The books we publish

All our historical titles are listed on this site. Poetry will be featured on a separate site in due course.

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Other books by Dorothy Calcutt



The Salt of the Earth: Diary of a Poor Woodstock Family in Woodstock, 1900

This is the story of one year in the life of a large family living on the edge of the Blenheim estate in Woodstock, Oxfordshire in the year 1900. The author’s mother, Dora, told her daughter many tales of her childhood at the turn of the century, and this book is based on those stories.

Life in a poor family at that time was a precarious balance, weighted on one side by the pleasures of alcohol and on the other by the influence of John Wesley and General Booth. The biggest enemy was unemployment. But Dora’s mother found hope even at the saddest times, which she would attribute to a gypsy and her magic good influence on the family’s lives.

Dora’s father, George, begins the year as a farm labourer, too fond of his whisky; but he proves himself an adept midwife when the farm cow produces two heifer calves. Later he answers an emergency call to the Palace when one of the Duchess's spaniels is whelping. As the year passes Dad spends more time at the Palace, and each time a bitch whelps successfully he is secretly given a guinea. The puppies are sold when they are six weeks, and George is employed to deliver them to their new owners; by the end of October he has twenty-five guineas hidden in a cocoa tin buried in the garden.

For this and other reasons Georgina has every reason to believe that things are really looking up for her family. But good fortune is tempered with bad. There are to be four deaths in the family in this year alone. Georgina also conceals the fact that she is pregnant. As a result, and to his great surprise, Dad’s midwifery skills are suddenly called on again on New Year’s Eve.

But the family’s troubles are not yet over, and there are still more tragic events to follow.

The story is true to the extremes of poverty and wealth of the period, and all the characters described in both the family and the town were real. Dorothy Calcutt, Dora’s daughter, was a schoolteacher in Woodstock. Now retired, she lives in Combe.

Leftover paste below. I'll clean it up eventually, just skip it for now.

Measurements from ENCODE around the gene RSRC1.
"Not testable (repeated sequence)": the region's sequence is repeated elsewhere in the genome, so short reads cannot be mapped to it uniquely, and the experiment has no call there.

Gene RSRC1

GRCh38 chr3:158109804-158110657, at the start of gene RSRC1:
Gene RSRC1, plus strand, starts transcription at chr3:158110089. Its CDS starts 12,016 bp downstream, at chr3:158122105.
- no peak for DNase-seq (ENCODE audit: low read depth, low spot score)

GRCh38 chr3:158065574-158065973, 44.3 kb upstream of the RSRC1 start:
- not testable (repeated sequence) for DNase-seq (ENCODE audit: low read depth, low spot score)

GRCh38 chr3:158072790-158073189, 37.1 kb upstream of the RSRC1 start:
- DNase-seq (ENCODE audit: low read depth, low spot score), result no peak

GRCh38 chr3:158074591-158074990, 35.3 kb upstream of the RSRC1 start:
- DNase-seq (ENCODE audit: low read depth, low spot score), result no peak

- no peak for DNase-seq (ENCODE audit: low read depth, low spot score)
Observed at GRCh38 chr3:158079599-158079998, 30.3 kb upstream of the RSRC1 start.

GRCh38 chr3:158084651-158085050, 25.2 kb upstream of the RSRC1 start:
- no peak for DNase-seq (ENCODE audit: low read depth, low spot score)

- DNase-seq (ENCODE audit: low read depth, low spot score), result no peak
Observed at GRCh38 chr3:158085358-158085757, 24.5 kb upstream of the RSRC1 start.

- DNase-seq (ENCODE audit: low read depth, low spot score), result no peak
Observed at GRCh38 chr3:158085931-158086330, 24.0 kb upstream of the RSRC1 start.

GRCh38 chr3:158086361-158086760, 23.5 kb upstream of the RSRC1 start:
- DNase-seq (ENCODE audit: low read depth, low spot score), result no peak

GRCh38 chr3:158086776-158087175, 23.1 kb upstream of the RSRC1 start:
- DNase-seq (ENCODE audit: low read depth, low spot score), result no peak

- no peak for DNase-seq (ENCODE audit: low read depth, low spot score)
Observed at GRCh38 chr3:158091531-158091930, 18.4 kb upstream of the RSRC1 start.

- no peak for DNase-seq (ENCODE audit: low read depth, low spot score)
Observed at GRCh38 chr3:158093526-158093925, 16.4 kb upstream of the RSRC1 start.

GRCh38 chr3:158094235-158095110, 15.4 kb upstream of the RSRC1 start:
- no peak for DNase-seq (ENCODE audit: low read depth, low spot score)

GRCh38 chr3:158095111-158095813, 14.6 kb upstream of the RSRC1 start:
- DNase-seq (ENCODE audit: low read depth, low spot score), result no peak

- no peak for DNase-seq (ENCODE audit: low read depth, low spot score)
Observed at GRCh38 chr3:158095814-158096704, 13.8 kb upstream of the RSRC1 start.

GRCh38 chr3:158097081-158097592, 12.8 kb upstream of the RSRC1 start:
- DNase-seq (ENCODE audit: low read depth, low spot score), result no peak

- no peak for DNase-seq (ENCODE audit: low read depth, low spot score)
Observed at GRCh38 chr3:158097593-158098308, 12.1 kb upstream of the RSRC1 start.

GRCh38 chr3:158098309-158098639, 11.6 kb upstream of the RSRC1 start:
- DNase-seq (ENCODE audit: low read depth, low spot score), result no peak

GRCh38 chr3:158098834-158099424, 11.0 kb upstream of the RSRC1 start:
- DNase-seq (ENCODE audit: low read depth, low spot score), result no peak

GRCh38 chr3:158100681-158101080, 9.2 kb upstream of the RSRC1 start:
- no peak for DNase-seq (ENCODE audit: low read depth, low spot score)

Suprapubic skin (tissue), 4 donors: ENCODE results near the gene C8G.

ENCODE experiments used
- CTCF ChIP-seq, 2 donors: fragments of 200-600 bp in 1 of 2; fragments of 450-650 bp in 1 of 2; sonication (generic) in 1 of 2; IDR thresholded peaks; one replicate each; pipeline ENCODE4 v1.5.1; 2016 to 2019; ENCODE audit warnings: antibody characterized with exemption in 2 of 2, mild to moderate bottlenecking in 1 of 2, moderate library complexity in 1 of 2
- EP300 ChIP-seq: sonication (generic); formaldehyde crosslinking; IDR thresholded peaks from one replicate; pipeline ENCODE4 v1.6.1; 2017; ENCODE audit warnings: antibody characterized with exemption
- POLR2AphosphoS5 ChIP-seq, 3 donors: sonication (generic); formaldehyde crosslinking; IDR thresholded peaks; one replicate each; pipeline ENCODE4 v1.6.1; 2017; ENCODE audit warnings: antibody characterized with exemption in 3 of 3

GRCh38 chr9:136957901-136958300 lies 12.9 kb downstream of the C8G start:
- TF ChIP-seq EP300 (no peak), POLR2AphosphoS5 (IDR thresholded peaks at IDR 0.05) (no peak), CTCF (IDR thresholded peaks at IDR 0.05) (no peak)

With contemporary photographs of the people and places in the story.

£8 paperback, 120pp, 9781902279060



Born in a Stable

Tells the true story of John Ashton, illegitimate son of a Northumberland nobleman and an Oxfordshire village barmaid.

Leo has inherited the family mansion in Northumberland, but is frustrated in his desire to have a son to continue the name and inherit his estate. To ‘prove’ his manhood, he is unfaithful to his wife. The barmaid at an inn in the Oxfordshire village of Long Hanborough (Emma, the author’s great-grandmother) bears him a son, John.

This book tells the story of Leo’s ambitions, of John’s birth in extreme poverty in a farmyard stable, and of his upbringing and occasional meetings with his father. We also hear how Leo tried to have a second son with Emma.

The identity of the benefactor who provided him with a home and an income was John’s lifelong secret, but with careful detective work the reader can unearth the secret from the clues given. John never married, but was always involved in the village community and greatly feared and respected. About 1880 he started taking groups of young men on foot to the Fens to work on drainage schemes and earn much-needed extra income for their families.